A growing relationship between the U.S. and India

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By Ved Nanda

NEW DELHI: I recently came to India to deliver lectures as an honorary professor at the University of Delhi and have met with a cross-section of faculty, students, media, experts working in think tanks, and members of the public.

While here, I have sensed a rare consensus among foreign policy wonks about the current state of India-U.S. relations and its future trajectory: the relationship is quite positive.

From a period of uncertainty and the relations between the two countries being occasionally on a kind of roller-coaster, a significant improvement has occurred during the last decade, perhaps due to the convergence of not simply values but also mutual interests.

Both countries have often touted pride in democracy and fair elections — India being the biggest democracy and America the oldest. Beyond faith in freedom of expression and strict adherence to human dignity, today’s emphasis is on pragmatism and political, economic and security interests.  Asymmetry of power between these countries notwithstanding, there is the drumbeat of strategic partnership.

President Donald Trump has called Prime Minister Narendra Modi a “friend,” and on the sidelines of the recent ASEAN summit in the Philippines, Modi thanked Trump for speaking about India “highly” on his trips and said that relations between these two countries can rise beyond bilateral ties and “we can work for the future of Asia and the world.” Officials of India, the U.S., Japan and Australia also held talks to give shape to the quadrilateral alliance to keep the Indo-Pacific region free, open, and inclusive, and apparently to counter China’s rise. This change from Asia-Pacific to Indo-Pacific is to indicate the special role of India in the region.

Unlike in the past, no longer does the U.S. equate India with Pakistan when regional issues are discussed. After the recent blast that rocked Kabul, Afghanistan, Trump asked countries to take “action against the Taliban and the terrorist infrastructure that supports them.” Last month, the U.S. suspended $255 million in military aid to Pakistan, accusing the country of “lies and deceit” and providing “safe haven” to terrorists in return for $33 billion U.S. aid over the last 15 years.

During this past year, Trump has reversed every major Obama policy, but there is no change in the continuing productive and stable working relationship between India and the United States. In addition to Modi and Trump’s meetings and several telephone conversations, several U.S. officials, including secretaries of State and Defense, have visited India. Similarly, Indian officials have visited the U.S. to exchange views and to work on defense, energy and economic issues.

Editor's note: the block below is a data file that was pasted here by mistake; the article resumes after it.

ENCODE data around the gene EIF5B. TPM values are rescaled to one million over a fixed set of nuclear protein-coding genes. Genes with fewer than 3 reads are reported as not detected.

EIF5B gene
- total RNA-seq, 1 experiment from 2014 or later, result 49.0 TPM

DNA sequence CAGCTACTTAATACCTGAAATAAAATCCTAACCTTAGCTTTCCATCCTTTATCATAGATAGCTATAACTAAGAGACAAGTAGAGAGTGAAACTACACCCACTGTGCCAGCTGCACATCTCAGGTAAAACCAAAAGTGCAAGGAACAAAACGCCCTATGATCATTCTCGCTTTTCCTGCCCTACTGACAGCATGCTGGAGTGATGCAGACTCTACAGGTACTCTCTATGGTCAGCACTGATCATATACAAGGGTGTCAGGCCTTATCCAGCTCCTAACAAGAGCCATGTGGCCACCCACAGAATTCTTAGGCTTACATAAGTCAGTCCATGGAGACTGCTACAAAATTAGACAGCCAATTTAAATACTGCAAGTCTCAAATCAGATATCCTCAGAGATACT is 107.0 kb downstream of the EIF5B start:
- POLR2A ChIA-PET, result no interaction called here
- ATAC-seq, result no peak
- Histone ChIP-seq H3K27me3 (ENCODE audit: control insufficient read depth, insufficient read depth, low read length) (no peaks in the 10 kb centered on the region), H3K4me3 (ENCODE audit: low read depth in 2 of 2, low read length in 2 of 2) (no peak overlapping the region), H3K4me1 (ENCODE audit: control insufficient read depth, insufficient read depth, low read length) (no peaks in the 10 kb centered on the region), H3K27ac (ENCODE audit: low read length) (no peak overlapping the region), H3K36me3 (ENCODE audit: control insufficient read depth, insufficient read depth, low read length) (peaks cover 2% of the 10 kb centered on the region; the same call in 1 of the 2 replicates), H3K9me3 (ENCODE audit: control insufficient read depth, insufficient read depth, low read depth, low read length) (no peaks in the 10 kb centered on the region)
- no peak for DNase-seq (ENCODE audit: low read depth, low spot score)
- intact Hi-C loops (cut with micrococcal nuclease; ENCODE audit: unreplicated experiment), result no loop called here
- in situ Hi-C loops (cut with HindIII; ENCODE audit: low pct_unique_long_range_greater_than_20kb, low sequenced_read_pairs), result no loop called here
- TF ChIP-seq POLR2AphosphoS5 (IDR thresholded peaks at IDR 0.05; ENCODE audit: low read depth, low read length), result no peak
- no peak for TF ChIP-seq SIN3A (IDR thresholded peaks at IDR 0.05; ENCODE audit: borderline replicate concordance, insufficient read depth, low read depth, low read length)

There is alignment between the two countries on several issues pertaining to China, such as its One Belt One Road plan and the China-Pakistan economic corridor running through Pakistani-occupied Kashmir. The U.S. and India are now engaged in joint naval and army exercises. On economic relations, along with sales in U.S. civil aviation and military equipment, now crude oil is added, as well. India is the biggest growing market for Americans and the U.S. remains a dominant investment partner for India.

The new American ambassador to India, Kenneth Juster, pronounced in his first speech that Trump’s “America First” and Modi’s “Make in India” are not incompatible. He said that India could be the hub for U.S. businesses in the region, with trade already increasing from $20 billion in 2001 to $115 billion in 2016. And he suggested that India could join the 48-member Nuclear Suppliers group, as it has sought for some time. He suggested an energy partnership in all forms of energy, infrastructure and technology. He also said that India should play a major role in post-conflict reconstruction of Afghanistan and that the U.S., working with multilateral development banks, could help India finance infrastructure projects.

The U.S. needs India and India needs the U.S. Common interests between these two countries far outweigh the different geopolitical decisions they take, and hence the momentum should continue in a positive direction.

Ved Nanda is Evans University Professor and director of the Ved Nanda Center for International and Comparative Law at the University of Denver Sturm College of Law.

Source: The Denver Post

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